We’ve seen the roadblocks people run into when they get hung up on this notion that a story should capture absolutely everything about a series of events, right down to the tiniest details, in a couple of historical dramas this year. This is often the case with these types of projects: they are seen as telling the definitive story of President Lincoln, or Americans escaping from Iran, or Jesus Christ himself. While Mel Gibson’s Passion of the Christ probably didn’t nail down every single historical detail as accurately as possible (given that it’s derived from, essentially, stories), it provided a painfully clear picture of Gibson’s own religious priorities and the elements of this particular story that he finds most meaningful. Ben Affleck’s Argo has been criticized for its liberties with some elements of the Iran hostage crisis and diplomat rescue sequence. Spielberg’s Lincoln has been the source of debate regarding the accuracy of some of its points, including the lack of black involvement in the abolition process. I guess what I’m saying is that at the most, I find any sort of weakness in these sorts of details to be minor distractions in a greater context of storytelling. While historical films owe a great detail of energy to be spent recreating a certain authenticity for their time period, expecting them to represent every detail that we desire to see can be an unfair burden. Each story is best understood as a 2-hour snippet, from a relatively narrow perspective, out of a story far too broad for any individual to properly capture. Details may change, but when done in the service of communicating and relating the anxieties and fear experienced by those escaping a country in the middle of a hostage crisis, this seems to be a justifiable exchange, or an appropriate assessment of priorities, made by skilled storytellers.
So stories are a way of understanding things that have happened, or the way things are, the way we experience them. This often falls under the domain of myth. And while there are myths and stories that express truths about the way we understand the world, it’s just as easy for the limitations of story to be misleading, or at times cynically used for propagating ideas and ideologies meant to manipulate the public. It wasn’t until considering it in light of Sarah Polley and Ang Lee’s films from this year and their examinations of story that I retrospectively found The Tillman Story, the 2010 documentary by Amir Bar-Lev chronicling efforts by the family of Pat Tillman to present their version of Pat’s story, to be an equally fascinating glimpse of the power story plays in politics and culture. By mythologizing Tillman’s life and service in the military, including the murky details surrounding his death, it seems as though United States government officials consciously sought to use their version of the story to drum up support for their war efforts. The Tillman family subsequently has worked tirelessly, as the fantastic documentary shows, toward undermining the story that is presented by the military and government personnel, offering their own stories of Pat that present a portrait of a conflicted individual who, in their view, is closer to the truth of who Pat was than the two-dimensional heroic version portrayed by the politicians and military commanders. In an environment invested in the belief that war is just and noble, this version of Pat Tillman’s story seems to be preferred, even if it’s more difficult to defend as “true”.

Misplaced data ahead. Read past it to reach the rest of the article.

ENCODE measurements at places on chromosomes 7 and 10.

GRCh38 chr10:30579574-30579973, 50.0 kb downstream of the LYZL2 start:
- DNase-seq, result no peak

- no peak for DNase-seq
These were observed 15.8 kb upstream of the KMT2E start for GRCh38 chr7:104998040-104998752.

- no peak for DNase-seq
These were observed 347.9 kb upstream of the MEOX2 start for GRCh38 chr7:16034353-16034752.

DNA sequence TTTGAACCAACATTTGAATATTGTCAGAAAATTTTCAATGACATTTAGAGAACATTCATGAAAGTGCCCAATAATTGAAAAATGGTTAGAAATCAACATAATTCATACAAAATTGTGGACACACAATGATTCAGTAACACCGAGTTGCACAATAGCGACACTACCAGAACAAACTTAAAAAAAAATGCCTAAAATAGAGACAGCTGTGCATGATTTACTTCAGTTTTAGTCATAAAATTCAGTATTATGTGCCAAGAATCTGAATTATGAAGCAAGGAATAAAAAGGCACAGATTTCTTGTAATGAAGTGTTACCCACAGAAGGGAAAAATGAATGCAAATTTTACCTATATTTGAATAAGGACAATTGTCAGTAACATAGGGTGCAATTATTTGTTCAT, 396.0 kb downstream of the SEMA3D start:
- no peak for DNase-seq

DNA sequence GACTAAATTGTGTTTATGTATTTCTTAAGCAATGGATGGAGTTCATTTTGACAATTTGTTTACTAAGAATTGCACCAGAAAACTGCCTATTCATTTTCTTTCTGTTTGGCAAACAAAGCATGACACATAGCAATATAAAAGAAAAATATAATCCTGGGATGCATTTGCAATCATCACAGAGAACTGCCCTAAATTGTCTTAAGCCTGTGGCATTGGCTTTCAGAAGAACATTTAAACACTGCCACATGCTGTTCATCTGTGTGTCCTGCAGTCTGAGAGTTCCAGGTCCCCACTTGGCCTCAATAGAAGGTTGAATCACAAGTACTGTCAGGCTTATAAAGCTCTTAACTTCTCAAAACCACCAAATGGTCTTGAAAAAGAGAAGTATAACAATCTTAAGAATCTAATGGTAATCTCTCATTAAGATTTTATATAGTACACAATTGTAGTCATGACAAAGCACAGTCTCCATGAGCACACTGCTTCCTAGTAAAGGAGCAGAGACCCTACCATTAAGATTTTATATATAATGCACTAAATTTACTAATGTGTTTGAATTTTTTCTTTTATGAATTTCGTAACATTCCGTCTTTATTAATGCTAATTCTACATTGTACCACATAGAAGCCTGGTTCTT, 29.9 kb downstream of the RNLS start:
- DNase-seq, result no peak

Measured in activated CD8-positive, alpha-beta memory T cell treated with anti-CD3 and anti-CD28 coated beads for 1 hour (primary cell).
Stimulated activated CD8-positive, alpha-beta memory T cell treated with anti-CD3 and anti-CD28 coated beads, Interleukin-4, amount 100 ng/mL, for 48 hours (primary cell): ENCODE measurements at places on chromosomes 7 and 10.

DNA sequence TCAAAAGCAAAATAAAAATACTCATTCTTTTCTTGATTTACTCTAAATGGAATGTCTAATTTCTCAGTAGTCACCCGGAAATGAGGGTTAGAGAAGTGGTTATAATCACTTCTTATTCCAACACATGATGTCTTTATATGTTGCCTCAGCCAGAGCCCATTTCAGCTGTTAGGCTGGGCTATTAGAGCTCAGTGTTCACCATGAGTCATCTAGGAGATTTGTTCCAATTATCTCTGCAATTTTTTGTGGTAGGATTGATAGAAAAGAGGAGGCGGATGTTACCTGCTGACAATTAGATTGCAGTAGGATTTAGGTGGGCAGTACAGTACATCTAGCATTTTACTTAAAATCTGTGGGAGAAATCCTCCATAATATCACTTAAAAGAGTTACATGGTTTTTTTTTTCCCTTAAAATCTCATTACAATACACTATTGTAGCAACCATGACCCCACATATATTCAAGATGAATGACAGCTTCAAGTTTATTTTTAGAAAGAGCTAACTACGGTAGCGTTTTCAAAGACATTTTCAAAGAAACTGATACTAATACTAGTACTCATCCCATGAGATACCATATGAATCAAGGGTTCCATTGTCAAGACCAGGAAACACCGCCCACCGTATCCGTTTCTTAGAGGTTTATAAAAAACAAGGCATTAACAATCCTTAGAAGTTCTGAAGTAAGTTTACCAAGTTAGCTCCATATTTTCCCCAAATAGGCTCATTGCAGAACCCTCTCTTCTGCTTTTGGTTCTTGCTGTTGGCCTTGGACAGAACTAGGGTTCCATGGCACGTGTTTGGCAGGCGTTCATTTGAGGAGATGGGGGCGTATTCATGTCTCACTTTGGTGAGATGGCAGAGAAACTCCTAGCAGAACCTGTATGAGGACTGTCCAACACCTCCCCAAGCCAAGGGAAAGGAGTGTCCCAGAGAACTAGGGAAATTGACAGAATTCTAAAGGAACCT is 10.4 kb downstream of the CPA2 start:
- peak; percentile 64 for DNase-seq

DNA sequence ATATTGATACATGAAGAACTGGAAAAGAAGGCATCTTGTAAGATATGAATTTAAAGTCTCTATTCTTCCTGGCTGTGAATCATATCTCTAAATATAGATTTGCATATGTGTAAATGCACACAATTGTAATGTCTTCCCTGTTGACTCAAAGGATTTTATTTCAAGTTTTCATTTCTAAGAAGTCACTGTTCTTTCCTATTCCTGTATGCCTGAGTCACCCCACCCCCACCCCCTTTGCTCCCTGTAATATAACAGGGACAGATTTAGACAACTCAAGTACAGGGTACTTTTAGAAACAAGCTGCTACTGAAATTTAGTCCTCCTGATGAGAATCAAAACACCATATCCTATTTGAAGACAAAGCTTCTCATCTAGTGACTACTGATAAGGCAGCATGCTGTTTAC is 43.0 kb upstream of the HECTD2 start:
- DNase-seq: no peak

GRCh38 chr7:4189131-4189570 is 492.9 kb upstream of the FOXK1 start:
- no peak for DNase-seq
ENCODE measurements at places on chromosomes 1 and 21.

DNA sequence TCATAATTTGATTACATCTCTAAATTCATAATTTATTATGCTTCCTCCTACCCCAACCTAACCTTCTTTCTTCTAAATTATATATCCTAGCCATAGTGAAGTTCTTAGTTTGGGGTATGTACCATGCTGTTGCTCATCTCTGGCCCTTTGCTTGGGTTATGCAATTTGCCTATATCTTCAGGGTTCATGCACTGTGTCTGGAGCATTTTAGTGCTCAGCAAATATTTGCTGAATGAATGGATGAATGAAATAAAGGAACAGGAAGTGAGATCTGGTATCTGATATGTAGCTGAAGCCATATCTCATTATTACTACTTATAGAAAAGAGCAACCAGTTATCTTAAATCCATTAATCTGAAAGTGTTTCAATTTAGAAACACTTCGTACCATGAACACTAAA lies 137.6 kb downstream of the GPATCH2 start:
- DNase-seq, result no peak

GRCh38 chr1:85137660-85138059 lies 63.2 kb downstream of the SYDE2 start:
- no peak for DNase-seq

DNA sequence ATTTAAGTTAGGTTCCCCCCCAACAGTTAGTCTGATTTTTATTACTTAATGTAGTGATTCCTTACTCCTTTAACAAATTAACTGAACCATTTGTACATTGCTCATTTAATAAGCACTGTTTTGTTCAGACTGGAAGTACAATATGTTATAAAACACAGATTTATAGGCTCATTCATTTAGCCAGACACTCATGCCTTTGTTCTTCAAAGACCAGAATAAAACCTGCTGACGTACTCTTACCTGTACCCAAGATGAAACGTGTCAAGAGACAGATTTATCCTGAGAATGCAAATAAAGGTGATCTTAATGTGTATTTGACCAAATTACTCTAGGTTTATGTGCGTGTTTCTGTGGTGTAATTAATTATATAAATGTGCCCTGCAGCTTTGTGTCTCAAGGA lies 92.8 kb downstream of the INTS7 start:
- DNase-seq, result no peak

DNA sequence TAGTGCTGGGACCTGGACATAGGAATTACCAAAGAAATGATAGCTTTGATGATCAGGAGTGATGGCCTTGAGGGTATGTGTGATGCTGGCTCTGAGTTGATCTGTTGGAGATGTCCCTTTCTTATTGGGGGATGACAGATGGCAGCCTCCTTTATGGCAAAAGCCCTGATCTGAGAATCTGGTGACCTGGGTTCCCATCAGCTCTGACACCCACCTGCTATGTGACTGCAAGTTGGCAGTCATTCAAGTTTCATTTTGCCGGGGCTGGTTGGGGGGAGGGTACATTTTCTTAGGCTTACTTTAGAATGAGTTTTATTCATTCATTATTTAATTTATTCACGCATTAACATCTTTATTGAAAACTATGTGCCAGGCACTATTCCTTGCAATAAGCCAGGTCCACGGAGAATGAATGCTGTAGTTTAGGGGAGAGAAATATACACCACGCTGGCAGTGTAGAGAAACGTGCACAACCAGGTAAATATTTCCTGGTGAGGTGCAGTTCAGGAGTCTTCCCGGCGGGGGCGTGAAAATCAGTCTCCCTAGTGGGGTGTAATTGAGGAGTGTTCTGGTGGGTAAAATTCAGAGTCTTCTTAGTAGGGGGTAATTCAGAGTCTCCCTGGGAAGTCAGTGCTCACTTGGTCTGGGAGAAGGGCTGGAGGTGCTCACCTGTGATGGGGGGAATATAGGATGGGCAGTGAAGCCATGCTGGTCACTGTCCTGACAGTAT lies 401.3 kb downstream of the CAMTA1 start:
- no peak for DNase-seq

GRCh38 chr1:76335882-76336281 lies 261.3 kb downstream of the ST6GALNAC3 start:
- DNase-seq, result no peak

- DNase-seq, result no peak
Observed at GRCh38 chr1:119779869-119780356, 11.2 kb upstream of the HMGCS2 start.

Truth—or probably more accurately, plausibility—is often seen as central to works of fiction as well. Critics and fans pore over the details of a show like Homeland and analyze the plausibility of various plot turns and devices. Plotting itself becomes a subject of scrutiny for movies and shows, as if it’s the central feature of story and all other elements come secondary. The brilliance of the story of Life of Pi, which Ang Lee captures with the utmost grace, is that it emphasizes the role of decision-making in storytelling, that decisions are indeed the defining feature of any story, the inclusions and omissions revealing more about an author’s intentions of meaning than the details themselves might. This is a bit of a metatextual reading of a piece of work, but I would contend that it also factors into a viewer’s reception on the surface of the work; the examination of a detail becomes all the more intensified when its presence or absence is made conspicuous. This supports the notion that all storytelling could really just be a psychological examination of the storyteller. It’s not only Pi’s story that compels us, but the fact that he decides to tell it that way instead of the alternative. He finds it to be the better story, the one he prefers. It’s the one that captures the truth of his experience at sea in a more complete way.
The story purports to be not an argument for but a proof of God. This seems to be largely provocative, but the idea that God is a concept that may be false in the details but true in the expression of a dimension of human experience that can only be conveyed through a type of story is mighty persuasive. And if the claim to truth isn’t entirely valid or complete, at the very least the defense of faith as the equivalent of understanding life through story provides a perspective that tends to be overlooked. Story doesn’t always fully capture the whole truth but instead gives an opportunity to witness a truth; it doesn’t obsess over details and realism in every case, but it conveys meaning that straightforward exposition is ill equipped to capture. And so it goes with movies.